Get CC Savvy: https://p2pu.org/en/groups/get-cc-savvy/
This pad is currently working on Task 4:https://p2pu.org/en/groups/get-cc-savvy/content/explain-cc-to-your-friends/
Title: Explain CC to your friends
Sub-title: take what you've learned and pass it on
You've had some time to explore Creative Commons licensing and see what it's all about. Now for the real test: try to explain CC licenses to a friend, family member or colleague. Think about how the person might relate to copyright and licensing - does she listen to a ton of music? Is he an avid creator of LOLcats? What key takeaways can you give them so they can explore CC on their own?
After you've had the conversation, come back here to answer the following questions and tell us anything else you found notable about the exchange. It would also be great if you shared any preparations you did prior to the conversation in the discussion section.
What questions did your friend ask that you couldn't answer?
Did your friend raise any interesting points? Pros and cons?
Did your friend get it? Do you get it?
Title: The right license for the job
Sub-title: How to choose the appropriate license
Choosing the right CC license for your work can be a deliberative and thoughtful process, but it doesn't have to be. We deliberate more below, but if you want to choose a license in a hurry, Creative Commons has a pretty simple tool for picking a license based on a couple of quick questions about how you'd like people to use your work.
Basically, when you're looking to share your work with others, ask yourself: do I want to allow commercial use of my work or not, and then second, do I want to allow modifications of my work or not? If you're not concerned about commercial use or controlling modifications of your work, then you can use the Attribution (CC BY) license. If you want to allow derivative works, but require that any derivatives also be made open, you can add the Share-Alike condition.
[Imagine the future of the work you create.] It doesn't hurt to think a bit more deeply about what uses you want to permit and even encourage. Every creator has specific interests and levels of comfort with sharing work, so it's important to take that into account when making a license choice. One person's pro could be another person's con. Creative Commons has been collecting a wide variety of examples of people in music, education, and social justice, all using CC licensing for their work: http://thepowerofopen.org/.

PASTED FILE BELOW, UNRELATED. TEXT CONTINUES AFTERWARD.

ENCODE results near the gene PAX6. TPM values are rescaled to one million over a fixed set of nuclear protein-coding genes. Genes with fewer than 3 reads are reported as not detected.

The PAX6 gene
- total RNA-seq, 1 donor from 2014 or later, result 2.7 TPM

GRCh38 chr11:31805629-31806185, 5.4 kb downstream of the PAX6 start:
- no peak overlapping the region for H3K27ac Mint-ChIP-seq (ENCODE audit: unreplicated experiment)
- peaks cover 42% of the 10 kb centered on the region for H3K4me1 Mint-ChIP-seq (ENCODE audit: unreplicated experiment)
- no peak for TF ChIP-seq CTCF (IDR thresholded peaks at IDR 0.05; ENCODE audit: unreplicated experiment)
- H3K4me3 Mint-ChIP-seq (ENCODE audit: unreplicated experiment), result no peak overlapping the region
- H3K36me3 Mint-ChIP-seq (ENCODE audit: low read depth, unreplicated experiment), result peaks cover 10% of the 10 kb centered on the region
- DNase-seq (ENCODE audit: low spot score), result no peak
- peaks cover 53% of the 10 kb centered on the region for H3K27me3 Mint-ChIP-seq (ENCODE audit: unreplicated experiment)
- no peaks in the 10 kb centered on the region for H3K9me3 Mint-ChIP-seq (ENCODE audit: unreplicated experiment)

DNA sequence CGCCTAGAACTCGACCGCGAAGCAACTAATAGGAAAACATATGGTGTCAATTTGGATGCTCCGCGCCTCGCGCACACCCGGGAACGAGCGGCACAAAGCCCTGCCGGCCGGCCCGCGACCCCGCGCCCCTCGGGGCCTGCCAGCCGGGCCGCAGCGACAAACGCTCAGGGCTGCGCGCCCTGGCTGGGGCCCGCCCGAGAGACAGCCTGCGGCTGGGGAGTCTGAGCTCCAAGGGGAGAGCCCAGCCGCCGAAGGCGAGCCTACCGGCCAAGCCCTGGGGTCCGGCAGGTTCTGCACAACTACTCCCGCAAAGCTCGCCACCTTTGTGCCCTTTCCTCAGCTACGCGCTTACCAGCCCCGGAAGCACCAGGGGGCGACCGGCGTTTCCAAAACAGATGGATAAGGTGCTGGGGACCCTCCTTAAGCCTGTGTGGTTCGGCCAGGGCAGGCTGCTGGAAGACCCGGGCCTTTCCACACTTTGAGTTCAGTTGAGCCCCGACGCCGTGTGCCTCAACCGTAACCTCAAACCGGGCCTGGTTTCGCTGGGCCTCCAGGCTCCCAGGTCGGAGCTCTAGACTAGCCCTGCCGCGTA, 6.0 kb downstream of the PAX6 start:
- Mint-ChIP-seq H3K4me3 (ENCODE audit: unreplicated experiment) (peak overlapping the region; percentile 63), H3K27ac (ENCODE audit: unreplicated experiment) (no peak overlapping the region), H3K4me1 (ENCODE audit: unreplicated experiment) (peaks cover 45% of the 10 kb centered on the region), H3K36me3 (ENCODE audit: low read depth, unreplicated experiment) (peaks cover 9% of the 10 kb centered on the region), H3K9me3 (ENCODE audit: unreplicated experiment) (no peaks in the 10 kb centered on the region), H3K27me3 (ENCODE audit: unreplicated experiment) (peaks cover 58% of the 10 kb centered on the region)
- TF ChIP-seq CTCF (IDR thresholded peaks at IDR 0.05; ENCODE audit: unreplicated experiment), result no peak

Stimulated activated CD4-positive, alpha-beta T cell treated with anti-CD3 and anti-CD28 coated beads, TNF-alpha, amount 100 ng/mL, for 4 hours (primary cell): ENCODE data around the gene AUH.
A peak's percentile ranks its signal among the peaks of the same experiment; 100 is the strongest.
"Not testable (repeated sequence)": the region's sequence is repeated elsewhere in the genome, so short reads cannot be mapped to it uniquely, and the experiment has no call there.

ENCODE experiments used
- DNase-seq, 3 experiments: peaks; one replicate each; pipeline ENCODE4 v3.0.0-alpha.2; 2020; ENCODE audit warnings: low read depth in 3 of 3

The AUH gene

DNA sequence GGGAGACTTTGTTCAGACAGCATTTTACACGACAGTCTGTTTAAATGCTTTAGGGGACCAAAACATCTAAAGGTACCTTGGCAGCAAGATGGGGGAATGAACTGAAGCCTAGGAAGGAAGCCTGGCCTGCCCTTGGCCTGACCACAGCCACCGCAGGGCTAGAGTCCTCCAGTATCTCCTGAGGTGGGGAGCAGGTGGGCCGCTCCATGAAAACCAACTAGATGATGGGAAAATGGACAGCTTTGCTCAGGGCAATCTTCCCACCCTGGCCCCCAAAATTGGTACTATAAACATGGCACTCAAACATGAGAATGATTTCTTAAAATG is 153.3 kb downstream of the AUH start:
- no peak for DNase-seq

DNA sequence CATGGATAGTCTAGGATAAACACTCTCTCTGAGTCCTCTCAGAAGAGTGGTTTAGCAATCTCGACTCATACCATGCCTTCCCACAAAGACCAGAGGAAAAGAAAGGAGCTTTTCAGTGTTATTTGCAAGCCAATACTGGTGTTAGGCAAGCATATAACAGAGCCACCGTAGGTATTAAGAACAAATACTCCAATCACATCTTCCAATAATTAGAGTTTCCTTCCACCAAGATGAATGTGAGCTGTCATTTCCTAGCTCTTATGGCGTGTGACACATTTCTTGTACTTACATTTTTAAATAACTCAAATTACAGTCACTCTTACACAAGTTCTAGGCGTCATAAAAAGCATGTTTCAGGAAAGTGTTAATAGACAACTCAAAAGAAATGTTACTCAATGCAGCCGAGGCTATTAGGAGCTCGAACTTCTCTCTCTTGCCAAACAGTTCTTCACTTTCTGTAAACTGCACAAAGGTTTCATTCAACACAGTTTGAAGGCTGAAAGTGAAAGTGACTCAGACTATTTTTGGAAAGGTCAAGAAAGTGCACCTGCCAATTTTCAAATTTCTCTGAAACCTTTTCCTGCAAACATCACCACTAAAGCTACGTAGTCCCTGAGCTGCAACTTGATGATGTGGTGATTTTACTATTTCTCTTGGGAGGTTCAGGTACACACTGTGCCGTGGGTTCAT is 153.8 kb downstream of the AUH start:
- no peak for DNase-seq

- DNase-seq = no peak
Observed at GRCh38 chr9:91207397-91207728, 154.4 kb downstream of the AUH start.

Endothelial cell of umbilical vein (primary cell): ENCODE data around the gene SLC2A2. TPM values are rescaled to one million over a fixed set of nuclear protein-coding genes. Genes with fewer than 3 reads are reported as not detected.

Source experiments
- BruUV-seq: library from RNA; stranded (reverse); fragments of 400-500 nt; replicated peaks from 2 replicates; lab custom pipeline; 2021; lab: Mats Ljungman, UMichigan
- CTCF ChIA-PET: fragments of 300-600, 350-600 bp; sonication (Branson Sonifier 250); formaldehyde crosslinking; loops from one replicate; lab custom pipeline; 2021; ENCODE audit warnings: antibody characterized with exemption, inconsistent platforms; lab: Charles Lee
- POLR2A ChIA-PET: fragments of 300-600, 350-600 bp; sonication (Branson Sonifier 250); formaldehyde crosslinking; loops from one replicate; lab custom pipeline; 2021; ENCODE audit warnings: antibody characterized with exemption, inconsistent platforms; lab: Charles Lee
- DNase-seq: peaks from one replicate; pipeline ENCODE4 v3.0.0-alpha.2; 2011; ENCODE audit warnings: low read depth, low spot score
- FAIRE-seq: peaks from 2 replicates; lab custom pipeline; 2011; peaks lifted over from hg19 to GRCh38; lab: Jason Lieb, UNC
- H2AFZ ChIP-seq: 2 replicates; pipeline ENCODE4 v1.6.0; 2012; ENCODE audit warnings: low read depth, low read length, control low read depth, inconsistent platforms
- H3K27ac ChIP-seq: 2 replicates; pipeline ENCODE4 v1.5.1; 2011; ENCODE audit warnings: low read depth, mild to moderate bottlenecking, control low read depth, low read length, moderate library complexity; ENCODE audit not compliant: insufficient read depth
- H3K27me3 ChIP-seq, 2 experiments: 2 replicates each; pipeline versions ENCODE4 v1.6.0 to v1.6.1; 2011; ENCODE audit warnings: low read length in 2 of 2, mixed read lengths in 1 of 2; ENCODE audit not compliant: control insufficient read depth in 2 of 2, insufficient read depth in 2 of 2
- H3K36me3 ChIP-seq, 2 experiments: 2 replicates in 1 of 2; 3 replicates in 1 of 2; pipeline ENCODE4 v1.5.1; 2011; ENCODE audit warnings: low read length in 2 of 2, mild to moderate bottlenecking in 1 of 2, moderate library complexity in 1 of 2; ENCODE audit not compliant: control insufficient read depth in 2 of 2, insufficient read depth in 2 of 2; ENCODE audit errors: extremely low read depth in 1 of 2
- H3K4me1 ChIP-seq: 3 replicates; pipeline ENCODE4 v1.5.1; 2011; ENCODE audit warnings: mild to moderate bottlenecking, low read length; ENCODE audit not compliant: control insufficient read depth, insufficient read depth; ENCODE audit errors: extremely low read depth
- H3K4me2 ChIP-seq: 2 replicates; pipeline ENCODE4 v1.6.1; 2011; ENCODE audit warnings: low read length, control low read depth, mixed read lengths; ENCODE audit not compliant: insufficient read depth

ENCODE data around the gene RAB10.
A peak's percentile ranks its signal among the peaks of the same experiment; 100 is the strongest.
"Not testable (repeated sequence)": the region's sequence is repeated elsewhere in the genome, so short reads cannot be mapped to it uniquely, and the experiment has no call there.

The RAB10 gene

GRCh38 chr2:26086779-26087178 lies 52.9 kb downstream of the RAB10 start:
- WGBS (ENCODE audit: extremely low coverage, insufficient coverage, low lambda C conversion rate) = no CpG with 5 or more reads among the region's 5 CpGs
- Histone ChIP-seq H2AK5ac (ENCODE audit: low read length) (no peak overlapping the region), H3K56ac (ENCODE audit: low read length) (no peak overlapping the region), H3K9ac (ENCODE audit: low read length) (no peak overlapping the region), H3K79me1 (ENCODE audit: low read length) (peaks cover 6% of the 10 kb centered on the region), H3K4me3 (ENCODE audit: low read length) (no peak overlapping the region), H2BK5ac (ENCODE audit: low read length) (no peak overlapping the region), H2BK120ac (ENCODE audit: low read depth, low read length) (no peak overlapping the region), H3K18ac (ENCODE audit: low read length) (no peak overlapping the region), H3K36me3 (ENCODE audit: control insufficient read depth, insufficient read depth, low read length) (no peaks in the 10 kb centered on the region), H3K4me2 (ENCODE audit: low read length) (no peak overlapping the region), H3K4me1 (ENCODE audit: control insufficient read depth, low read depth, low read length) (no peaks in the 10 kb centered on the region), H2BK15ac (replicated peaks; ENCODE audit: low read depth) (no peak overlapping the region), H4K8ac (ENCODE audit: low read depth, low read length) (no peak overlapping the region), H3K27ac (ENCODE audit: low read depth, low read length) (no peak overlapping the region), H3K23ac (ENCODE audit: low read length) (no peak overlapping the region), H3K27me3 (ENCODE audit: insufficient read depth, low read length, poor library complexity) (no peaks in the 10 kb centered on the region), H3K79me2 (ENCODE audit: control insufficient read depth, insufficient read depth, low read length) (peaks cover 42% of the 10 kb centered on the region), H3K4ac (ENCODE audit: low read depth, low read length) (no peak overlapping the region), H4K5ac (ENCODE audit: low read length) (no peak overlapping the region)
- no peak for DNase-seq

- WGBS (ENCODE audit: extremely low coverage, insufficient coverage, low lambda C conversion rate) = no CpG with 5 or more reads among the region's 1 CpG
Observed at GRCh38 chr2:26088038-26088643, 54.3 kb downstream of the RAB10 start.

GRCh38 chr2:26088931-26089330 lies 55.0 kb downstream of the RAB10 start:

++ "A large part of embracing free culture is accepting the fact that you are forsaking control in exchange for something greater – the empowerment of the creative community." The Al Jazeera Creative Common Repository hosts select broadcast quality footage that Al Jazeera has released under CC Attribution to reach a world-wide audience. http://wiki.creativecommons.org/The_Power_of_Open/Text#Al_Jazeera
++ "The CC license was more than passive permission, I treated it very much as an active summons to remix." Robin Sloan http://wiki.creativecommons.org/The_Power_of_Open/Text#Robin_Sloan
++ "If I get hit by a bus tomorrow, I could still continue to teach a million people a year." Salman Khan from Khan Academy http://wiki.creativecommons.org/The_Power_of_Open/Text#Khan_Academy
- When CC isn't appropriate (you don't hold the (c), the work is PD, control and privacy are issues).
Much as we love CC licenses, they are not appropriate for all situations. CC offers a handful of possibilities to consider before you decide on a license. http://wiki.creativecommons.org/FAQ#What_things_should_I_think_about_before_I_apply_a_Creative_Commons_license_to_my_work.3F
Task: First, decide what license you think you want to use. Then go to the Creative Commons license chooser and answer the questions. Did the license chooser choose the same license you chose? If they're the same, huzzah! If they're different, what do you think happened that led to the discrepancy? Which license do you prefer? Why?